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Saturday, November 03, 2018

Google Plus is Closing Down - It's Time to Re-evaluate Your VoiceOver Social Media Strategy

I must admit I felt quite sad when I heard Google Plus was shutting down - not that I was surprised, as it had been mooted for a long time - as I had become rather fond of its ad free charms. 

For voice-over artists, there were a number of useful groups providing helpful advice and support. I even hosted a voice-over jobs community section where I curated VO gigs from around the web, which proved quite popular. 

It was different from the other social media sites too. For starters it was kinder and lacking in trolls. Experts would generously give up their time to answer voice-over queries from newcomers. No question was considered too silly or naive, as contributors usually gave encouragement in a kindly way.

Of course other platforms provide similar communities and there are some very supportive groups on Facebook and Linkedin, but Plus seemed more inclusive and less judgemental. The interface was cleaner and less cluttered. 

Fans became quite protective of its quirks and regarded its environment as a safe haven in which to discuss voice-over issues.

I suppose in a funny sort of way, you could say it was special.

But it is about to rest in peace in that great social media graveyard, along with the likes of Friends Reunited, Vine and Yahoo Buzz (no, I've never heard of it either). MySpace is still hanging on in there, but for how much longer? From a voice actor's point of view it is a timely moment to review your social marketing strategy.

For starters make sure you have a Facebook page in addition to your profile. Regularly post articles about what you are doing. Even if you have not yet been hired for any voice-over work, there is plenty you can talk about. Let visitors know that you are compiling a refreshed showreel or buying a new microphone for example.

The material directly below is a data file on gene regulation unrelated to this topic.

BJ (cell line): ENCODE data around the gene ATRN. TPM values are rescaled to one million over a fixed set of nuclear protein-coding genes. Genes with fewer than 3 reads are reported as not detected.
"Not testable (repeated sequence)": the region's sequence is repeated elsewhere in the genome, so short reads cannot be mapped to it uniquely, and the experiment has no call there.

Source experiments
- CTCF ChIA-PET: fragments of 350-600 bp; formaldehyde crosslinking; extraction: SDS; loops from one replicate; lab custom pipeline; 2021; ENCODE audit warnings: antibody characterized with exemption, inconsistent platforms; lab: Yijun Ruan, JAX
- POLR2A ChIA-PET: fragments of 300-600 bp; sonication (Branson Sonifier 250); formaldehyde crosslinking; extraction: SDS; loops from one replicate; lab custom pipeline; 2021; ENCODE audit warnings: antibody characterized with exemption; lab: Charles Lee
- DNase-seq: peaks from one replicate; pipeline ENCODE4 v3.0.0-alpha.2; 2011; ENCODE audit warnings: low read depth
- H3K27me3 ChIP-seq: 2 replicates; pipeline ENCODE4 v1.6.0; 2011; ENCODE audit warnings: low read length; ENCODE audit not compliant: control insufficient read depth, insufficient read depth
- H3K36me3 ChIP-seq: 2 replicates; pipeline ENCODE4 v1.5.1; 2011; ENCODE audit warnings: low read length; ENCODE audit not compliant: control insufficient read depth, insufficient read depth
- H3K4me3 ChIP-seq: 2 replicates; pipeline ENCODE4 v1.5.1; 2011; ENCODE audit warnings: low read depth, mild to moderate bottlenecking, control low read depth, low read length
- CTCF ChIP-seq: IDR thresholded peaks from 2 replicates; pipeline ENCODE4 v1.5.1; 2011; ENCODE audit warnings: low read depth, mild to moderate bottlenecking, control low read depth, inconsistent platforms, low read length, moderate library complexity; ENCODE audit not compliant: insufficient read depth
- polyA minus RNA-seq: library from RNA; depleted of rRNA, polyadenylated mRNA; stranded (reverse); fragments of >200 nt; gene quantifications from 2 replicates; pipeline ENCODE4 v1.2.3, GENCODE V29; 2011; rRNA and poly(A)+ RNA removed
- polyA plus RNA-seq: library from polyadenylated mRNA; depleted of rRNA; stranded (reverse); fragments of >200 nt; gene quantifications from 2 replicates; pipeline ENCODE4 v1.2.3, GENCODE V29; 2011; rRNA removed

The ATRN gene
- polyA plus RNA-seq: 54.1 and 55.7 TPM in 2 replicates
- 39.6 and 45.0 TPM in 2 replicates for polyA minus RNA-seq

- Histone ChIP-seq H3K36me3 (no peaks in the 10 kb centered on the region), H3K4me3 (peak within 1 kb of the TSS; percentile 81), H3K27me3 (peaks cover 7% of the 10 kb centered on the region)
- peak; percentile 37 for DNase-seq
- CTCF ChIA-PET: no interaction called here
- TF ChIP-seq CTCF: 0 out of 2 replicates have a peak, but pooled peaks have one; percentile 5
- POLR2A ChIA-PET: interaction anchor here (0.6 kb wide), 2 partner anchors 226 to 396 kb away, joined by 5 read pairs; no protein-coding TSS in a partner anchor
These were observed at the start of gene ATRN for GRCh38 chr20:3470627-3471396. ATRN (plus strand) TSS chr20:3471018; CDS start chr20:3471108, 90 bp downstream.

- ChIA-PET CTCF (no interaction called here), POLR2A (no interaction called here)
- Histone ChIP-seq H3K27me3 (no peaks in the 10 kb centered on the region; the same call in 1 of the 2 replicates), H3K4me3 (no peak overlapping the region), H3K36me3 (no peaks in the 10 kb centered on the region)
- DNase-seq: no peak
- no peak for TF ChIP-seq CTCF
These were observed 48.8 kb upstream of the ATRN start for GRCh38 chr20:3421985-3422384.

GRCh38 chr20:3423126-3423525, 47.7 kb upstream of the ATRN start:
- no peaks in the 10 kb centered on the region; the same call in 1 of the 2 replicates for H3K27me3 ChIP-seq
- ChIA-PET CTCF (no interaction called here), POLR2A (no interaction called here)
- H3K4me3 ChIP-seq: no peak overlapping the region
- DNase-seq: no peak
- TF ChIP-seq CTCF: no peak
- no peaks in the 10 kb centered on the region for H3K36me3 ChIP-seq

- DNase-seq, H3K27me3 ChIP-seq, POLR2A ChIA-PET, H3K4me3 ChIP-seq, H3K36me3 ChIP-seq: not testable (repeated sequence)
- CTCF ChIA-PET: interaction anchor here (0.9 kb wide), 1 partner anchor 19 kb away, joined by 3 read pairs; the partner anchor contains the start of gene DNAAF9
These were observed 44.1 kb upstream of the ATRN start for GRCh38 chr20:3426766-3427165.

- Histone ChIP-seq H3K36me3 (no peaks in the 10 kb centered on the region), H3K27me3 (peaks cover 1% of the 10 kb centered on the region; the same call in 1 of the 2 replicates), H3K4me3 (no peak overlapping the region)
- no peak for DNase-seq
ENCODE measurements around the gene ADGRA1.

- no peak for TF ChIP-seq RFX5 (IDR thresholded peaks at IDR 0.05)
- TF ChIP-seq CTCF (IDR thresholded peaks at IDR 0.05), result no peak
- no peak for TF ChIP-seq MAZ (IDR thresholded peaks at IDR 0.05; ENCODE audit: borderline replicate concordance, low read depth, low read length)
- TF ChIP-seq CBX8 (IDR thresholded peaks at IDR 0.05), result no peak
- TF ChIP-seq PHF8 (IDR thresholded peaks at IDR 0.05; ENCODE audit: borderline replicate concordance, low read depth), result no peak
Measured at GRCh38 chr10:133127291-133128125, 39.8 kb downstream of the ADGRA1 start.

Remember a Facebook page is just like having your own voice-over website.

There are some great Facebook groups as well that offer support and even jobs like Online Voice Actors Actresses: Support‎OVAA: Paid Content Only

Then there is Linkedin with its more business like approach. Again the platform hosts useful communities such as these below:

Consider Twitter and Instagram too. The latter has become one of the most successful social media operators and a 'must have' for anyone running a small business, which as a voice-over artist is exactly what you are. 

Google Plus is dead, long live (the spirit of) Google Plus.

Gary Terzza is a UK British voice-over coach helping newcomers break into the industry. 

Friday, September 07, 2018

Improve Your Voice-Overs.... Don't Let The Script Get in The Way

There's an old saying in acting, and that is you have to learn your lines and then forget them. But what does that mean? And how does it apply to us as voice over people?